1. Legal part: Luis Villa (WMF wiki / wp entry). He knows quite a bit about copyright and cc licenses specifically, he's even doing a presentation about it on Wikimania
  2. Design part: Mun May Tee-Galloway (WMF wiki). One of the designers who will have a fresh view on the layout here. She has a specialty: icons!

Some other WMF people might help out too. I hope this helps to increase the quality of our licensing templates. Multichill (talk) 09:42, 10 July 2014 (UTC)

  • Pictogram voting comment.svg Comment Hi Multichill, thanks for asking them. Nothing wrong with a design overhaul in general, but I'd suggest to keep that separate from the content part this discussion is about. It's already complicated enough, imho. --El Grafo (talk) 09:58, 10 July 2014 (UTC)
  • Thanks Multichill and El Grafo. It will be very helpful if WMF can advise/help us. I too mentioned this with Luis Villa earlier. So I think we can wait a bit more? Jee 10:17, 10 July 2014 (UTC)
  • If we wait for WMF legal we may be here until next year. I say we provide a license template that replicates the deed offered by CC (their legal obviously had input into that and thinks they are valid) Then link to the license itself only. As to design, make that a separate issue. No need waiting for this cosmetic update as that can be done only after we decide on content anyway. Saffron Blaze (talk) 17:37, 10 July 2014 (UTC)

Pictogram voting comment.svg Comment So, some preliminary thoughts from me - thanks to Multichill and Jee for asking me to weigh in; sorry I couldn't do it more promptly.

  • There is no legally right/wrong answer, because there isn't much precedent for analyzing this sort of "summary" of a legal agreement. So these comments are even less legal advice than usual. They're essentially opinions of what I would think about if I were doing this for the Foundation; they're not statements of the law/meaning of the license, and they aren't the Foundation saying "do X".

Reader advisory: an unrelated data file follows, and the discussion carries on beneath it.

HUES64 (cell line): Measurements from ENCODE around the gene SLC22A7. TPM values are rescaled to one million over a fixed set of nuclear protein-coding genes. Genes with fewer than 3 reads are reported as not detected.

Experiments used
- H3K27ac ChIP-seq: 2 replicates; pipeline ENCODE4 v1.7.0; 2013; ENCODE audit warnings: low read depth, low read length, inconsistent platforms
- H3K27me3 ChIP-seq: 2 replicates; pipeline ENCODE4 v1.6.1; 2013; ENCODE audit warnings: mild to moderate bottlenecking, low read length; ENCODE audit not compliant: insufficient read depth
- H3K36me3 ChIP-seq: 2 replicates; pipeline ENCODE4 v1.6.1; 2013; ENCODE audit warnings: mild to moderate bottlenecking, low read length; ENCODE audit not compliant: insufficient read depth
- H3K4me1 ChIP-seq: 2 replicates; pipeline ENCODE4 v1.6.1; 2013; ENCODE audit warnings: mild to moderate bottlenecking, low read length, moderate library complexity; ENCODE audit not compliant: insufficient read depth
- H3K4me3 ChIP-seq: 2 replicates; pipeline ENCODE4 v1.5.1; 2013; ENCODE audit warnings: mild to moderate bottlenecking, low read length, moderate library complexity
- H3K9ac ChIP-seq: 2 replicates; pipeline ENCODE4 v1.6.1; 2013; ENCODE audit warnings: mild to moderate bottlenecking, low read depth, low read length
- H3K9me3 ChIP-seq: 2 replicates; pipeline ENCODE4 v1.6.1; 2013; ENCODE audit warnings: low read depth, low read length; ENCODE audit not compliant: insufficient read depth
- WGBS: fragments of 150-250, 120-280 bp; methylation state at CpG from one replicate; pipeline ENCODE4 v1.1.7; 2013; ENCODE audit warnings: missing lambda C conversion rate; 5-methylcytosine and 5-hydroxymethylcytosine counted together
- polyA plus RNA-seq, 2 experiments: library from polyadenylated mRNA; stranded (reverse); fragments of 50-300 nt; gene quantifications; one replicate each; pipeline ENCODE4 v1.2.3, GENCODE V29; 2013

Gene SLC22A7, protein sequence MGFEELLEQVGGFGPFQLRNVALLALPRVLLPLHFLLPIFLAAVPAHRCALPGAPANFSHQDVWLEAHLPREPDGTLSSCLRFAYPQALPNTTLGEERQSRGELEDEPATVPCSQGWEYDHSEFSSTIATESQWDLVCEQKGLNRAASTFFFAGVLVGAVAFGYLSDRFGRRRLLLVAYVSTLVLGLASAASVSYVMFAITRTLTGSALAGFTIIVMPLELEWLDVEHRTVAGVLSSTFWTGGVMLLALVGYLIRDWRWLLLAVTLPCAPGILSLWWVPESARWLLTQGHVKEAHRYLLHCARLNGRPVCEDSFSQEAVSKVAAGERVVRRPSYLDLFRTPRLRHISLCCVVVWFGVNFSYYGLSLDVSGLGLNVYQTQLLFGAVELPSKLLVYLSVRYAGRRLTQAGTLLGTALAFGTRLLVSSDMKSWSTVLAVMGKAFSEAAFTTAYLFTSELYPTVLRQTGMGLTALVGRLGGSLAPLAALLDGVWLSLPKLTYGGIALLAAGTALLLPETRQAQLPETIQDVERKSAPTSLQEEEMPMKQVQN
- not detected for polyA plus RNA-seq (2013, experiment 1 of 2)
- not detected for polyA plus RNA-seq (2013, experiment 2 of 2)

• I think it would be very good if design could weigh in before any decisions are made about which words to use, for two reasons. First, readability: more words + better visual design might be just as readable as fewer words + current (not very good) visual design. So the design may impact how many words we choose. Second, design will influence content and vice-versa: design may have creative ideas on how to present the core ideas, like a complete reorganization, or suggesting a "hide this in future" button, or many other things. They don't just simply make the words we choose prettier :)
  • This is probably obvious, but most of the wording improvements suggested by CC are, I think, no-brainers to adopt. For example, the new attribution language is much more helpful to readers than the old attribution language. So I'm glad to see that mostly reflected in the options above.
  • I suspect that attribution and the license information should not be mixed together. That can make it very confusing to know what attribution a user should use - the one in the "use this file" widget? The one in the license text? ...? There is also a lot of duplication- many repetitions of the file name, author name, etc. (I should also say that I'm pointing out the problem, but design will probably have better solutions for it than I will :)
  • If design and/or the community wants to cut word count, I would suggest leaving in restrictions (DRM clause, "may not give you all of the rights") and leaving out the non-core permissions ("licensor cannot revoke", "exception or limitation"). Prioritizing this way respects licensors and reduces the risk of a mistake for users.
  • I am biased, because I pushed CC to add it to the deed, but I think the "no additional restrictions" language needs to be in the summary. That is a core requirement of the license and should be visible to reusers.
  • The "no warranties are given" and "only some of the key features" language might make sense to move outside of the CC template, and use more widely, since those are true of essentially all of the license templates as far as I know (with the obvious exception of PD, since there is no "actual license" to link to).

Those are my preliminary thoughts; sorry they can't be more concrete/specific but this isn't that sort of problem :/ Hope they are helpful. I'm very busy in the run up to Wikimania but will try to be as responsive as possible here. Thanks! —Luis Villa (WMF) (talk) 01:59, 11 July 2014 (UTC)

Based on your points I'm wondering if we should work on a expandable show/hide template like at this example. We could show the minimum information in normal view and have the option to expand to show more information. Just a thought.... Multichill (talk) 11:50, 11 July 2014 (UTC)